Six on Saturday

There are some lovely bonuses to this meme.  Shared knowledge from around the world and the weekly deadline sends me out into the garden nosing around in every corner to find out what is new for this week’s post.  This also means I can’t avoid seeing the pests and  diseases to be tackled and the jobs that really must be done! Here’s the six.



The first flowers on the viburnum have opened.  The poor tree is riddled with viburnum beetle but it doesn’t seem to affect the flowering.  Can anyone give a more specific identification on the variety?



I was also very pleased to spot this first hellebore bud.  It is Pretty Ellen Red which should begin flowering in February, so this is an unexpected early start.  I have planted a small group of these in a shady corner at the back of the garden.  The new growth is clearly providing a food source for the slugs.  Just wish something would eat the slugs. Job for the weekend: cut back the old foliage – looks like hellebore leaf spot has a hold.



This is in its second flush of flowering, it’s a common border plant but I just don’t know its name.  It sprawls down a low wall.  Can someone put me out of my misery?



Apologies for the bright blue background.  I was using a plastic trug to collect any spilt compost as I potted up these tulips.  This year was the first time I have ever lifted and stored tulips.  These were grown in a pot, stored in the shed over summer and I have just spotted that they had begun to sprout.  Quick action required:  out of shed and into pots immediately.  Last year I used compost, this year it’s a mix of grit and compost.  This year’s new tulips for the borders will be planted out in the coming weeks.



The mulch has arrived.  Mulched borders are so lovely.  It’s like mowing and edging the grass.  Suddenly the garden looks tidier and healthier.  Some of this mulch is for the newly dug out border and the rest will gradually go to the other borders and the veg patch.



Speaking of vegetables, here is my last productive strip in the veg patch.  The parsnips.  I grew Tender and True, sown in May.  The weather is telling me that it is parsnip time and I’m looking forward to pulling up and roasting some of these soon.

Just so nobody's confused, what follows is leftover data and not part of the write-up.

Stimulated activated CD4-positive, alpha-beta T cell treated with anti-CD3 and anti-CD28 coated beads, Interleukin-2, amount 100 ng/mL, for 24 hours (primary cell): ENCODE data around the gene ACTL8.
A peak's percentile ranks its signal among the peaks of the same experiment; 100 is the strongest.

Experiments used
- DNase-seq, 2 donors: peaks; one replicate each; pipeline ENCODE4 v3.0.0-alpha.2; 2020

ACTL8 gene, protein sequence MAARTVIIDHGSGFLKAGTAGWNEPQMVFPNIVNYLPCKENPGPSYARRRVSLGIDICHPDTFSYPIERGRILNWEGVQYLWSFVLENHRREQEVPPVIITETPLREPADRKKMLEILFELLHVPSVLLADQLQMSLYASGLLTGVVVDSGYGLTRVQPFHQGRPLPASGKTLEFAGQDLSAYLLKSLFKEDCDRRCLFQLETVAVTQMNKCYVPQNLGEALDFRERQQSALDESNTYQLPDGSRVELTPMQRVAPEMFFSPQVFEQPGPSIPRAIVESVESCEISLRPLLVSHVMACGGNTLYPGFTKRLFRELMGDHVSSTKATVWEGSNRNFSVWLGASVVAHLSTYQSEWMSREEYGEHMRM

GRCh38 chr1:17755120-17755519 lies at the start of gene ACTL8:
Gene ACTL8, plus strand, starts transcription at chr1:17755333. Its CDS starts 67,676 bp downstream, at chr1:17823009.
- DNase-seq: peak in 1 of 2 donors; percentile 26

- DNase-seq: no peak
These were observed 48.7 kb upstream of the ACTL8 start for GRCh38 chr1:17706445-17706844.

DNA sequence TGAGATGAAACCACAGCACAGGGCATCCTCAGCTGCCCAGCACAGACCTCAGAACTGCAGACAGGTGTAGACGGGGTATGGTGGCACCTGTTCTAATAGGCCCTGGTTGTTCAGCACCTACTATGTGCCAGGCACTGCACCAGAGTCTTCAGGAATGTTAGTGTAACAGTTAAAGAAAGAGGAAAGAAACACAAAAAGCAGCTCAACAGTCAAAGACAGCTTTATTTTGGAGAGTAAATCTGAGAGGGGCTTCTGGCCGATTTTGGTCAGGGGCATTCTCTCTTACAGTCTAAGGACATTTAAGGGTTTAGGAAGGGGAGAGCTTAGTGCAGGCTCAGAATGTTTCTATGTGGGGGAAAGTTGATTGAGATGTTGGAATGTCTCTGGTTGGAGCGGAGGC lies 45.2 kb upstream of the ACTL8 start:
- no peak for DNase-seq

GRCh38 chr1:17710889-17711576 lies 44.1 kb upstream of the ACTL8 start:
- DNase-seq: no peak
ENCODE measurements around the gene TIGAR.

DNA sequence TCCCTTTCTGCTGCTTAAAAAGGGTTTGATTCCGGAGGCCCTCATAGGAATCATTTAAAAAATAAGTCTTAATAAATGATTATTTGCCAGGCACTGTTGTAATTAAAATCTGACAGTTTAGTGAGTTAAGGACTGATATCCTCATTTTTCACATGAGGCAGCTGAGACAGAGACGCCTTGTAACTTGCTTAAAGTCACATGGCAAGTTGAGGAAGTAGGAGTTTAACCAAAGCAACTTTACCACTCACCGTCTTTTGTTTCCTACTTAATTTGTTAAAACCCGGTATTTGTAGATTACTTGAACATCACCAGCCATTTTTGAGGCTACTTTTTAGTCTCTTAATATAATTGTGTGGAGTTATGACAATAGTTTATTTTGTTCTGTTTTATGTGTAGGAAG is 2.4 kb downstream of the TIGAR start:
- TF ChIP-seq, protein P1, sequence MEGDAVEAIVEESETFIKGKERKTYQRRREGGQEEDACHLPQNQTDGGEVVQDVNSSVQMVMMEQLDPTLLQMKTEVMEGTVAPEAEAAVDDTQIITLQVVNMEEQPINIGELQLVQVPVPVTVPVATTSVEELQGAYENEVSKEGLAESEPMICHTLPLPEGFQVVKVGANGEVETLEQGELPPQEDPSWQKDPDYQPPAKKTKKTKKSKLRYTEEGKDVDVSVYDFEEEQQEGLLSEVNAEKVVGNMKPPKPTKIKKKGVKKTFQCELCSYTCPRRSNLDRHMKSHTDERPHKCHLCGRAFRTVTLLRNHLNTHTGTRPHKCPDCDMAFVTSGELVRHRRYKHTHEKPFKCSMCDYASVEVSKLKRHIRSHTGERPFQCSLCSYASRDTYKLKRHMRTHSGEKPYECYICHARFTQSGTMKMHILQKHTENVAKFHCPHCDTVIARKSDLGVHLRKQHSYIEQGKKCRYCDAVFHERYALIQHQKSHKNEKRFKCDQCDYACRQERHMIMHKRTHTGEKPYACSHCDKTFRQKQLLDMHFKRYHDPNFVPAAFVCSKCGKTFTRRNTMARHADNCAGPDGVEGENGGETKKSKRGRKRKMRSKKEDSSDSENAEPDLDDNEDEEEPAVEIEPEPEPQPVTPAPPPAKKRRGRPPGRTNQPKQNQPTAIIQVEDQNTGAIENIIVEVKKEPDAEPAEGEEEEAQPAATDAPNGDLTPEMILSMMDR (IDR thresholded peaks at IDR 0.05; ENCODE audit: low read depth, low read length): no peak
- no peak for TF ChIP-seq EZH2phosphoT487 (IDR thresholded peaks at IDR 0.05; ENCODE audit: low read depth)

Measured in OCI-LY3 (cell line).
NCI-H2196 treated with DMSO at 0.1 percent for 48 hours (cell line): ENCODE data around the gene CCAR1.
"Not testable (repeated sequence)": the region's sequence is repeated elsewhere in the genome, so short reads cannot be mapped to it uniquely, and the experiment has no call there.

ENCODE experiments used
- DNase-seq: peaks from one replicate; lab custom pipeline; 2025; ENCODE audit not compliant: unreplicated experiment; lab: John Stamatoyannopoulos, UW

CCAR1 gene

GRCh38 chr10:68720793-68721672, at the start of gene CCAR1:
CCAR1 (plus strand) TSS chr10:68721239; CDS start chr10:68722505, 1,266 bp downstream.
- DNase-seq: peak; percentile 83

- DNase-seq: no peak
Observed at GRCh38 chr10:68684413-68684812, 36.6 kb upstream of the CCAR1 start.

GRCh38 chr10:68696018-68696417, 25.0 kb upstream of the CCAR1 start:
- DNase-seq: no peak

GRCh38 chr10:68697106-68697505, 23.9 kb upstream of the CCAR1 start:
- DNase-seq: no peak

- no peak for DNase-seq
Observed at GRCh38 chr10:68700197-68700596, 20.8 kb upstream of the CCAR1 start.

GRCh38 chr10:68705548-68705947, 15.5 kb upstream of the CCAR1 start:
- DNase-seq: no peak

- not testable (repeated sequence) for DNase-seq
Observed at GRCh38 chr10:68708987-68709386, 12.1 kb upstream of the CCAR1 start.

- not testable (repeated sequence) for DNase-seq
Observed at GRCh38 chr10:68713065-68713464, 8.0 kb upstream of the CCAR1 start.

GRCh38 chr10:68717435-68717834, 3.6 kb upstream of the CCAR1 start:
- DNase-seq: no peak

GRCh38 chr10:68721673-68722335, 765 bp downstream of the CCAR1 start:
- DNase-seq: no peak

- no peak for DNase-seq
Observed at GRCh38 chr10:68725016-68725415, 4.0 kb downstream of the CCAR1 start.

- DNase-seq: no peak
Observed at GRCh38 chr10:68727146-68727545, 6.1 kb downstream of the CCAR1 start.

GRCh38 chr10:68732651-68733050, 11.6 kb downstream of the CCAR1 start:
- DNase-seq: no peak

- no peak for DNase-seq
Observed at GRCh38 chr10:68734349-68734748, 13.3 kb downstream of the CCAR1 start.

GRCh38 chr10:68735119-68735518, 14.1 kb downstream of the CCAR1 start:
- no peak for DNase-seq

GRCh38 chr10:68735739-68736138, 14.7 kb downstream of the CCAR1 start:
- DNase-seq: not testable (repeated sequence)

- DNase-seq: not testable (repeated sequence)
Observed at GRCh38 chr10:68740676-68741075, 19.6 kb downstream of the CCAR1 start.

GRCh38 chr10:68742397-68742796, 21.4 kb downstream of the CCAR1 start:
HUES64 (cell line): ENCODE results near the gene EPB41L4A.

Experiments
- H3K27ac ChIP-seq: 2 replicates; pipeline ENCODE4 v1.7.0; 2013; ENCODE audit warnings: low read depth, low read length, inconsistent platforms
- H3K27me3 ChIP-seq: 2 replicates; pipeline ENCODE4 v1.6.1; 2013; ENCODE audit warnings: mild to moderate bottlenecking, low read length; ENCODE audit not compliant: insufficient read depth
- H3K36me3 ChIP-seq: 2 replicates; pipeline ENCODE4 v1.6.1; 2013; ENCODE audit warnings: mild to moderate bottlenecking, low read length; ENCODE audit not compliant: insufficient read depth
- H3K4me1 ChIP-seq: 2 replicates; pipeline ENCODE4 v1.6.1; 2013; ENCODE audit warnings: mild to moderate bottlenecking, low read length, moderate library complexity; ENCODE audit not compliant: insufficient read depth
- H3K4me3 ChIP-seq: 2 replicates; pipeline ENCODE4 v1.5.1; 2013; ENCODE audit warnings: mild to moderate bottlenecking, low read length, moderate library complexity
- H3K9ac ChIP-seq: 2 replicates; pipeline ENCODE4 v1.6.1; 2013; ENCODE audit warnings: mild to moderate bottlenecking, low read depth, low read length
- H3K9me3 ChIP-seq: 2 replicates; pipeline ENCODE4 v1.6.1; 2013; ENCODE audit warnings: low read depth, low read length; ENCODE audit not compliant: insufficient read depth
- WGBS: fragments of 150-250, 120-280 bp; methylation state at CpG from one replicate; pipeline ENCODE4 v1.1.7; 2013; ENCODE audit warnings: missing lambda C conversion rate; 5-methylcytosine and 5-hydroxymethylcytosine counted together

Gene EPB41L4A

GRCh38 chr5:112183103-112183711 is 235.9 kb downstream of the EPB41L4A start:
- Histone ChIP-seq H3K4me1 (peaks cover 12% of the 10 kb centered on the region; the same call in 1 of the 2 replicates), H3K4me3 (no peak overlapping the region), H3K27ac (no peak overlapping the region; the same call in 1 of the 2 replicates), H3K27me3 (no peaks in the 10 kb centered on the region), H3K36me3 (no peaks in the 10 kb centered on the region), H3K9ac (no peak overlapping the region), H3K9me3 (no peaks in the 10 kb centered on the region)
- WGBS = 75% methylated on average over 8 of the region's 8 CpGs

I hope the weather is good to you and that there is some time, no matter how brief, for you to enjoy your garden this weekend.  Thanks to The Propagator for hosting the wonderful Six on Saturday.  Read his blog posts and all the other Six on Saturday posts from around the world at The Propagator my plant obsession

15 thoughts on “Six on Saturday

  1. Great 6 👍love the flowers on the viburnum tinus, certainly a lot of mulch there! Lovely job I love mulching such a satisfying job, the other plant is iberis sempervivrens or close to the spelling! Great plant as well👍👍


    • That is what I was about to say. I was not sure about the Viburnum tinus, but I do not know what else it would be. It does not normally look that good here. The Iberis sempervirens can be cut back, and should regenerate.

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  2. I’ve given up keeping tulips from one year to the next; they never seem to do as well for me in the second year. I see that you, like me, ignore the “advice” to plant them flat side against the outside of the pot. I’ve never been able to find out why this should be. That’s a lot of mulch. I guess you either have a large garden or a stepladder! 😉


    • One of the bags is topsoil for the new border and a bag of mulch has been added on top of that. The rest has been used around the garden but I confess there is some left! I’m sure I can get through it in a week or two.


  3. I’ve been outvoted on the Viburnum! I was going to suggest another possibility: Vib. macrophyllum “Autumn Magic” only because that’s one I have, which looks identical and is also just coming into flower right now. My Vib. tinus tends to flower in late winter/spring rather than autumn. I’m willing to go with the majority however, especially given the way the seasons seem to be a bit mixed up at the moment (see my previous Six on Saturday post!). I have also been battling the Viburnum beetles, but we’ll have to wait for spring to see how successful I’ve been:


  4. Your thoughts on v.tinus were exactly why I wondered which type it was. RHS says flowering period is late winter and spring, but it does have black berries and the flowers are white with a pink tinge so I am going to accept the majority too. I haven’t spotted any of the v.beetle so squishing has not been an option for me. The tree is quite tall so they are going to be able to bask in the sun in complete safety!

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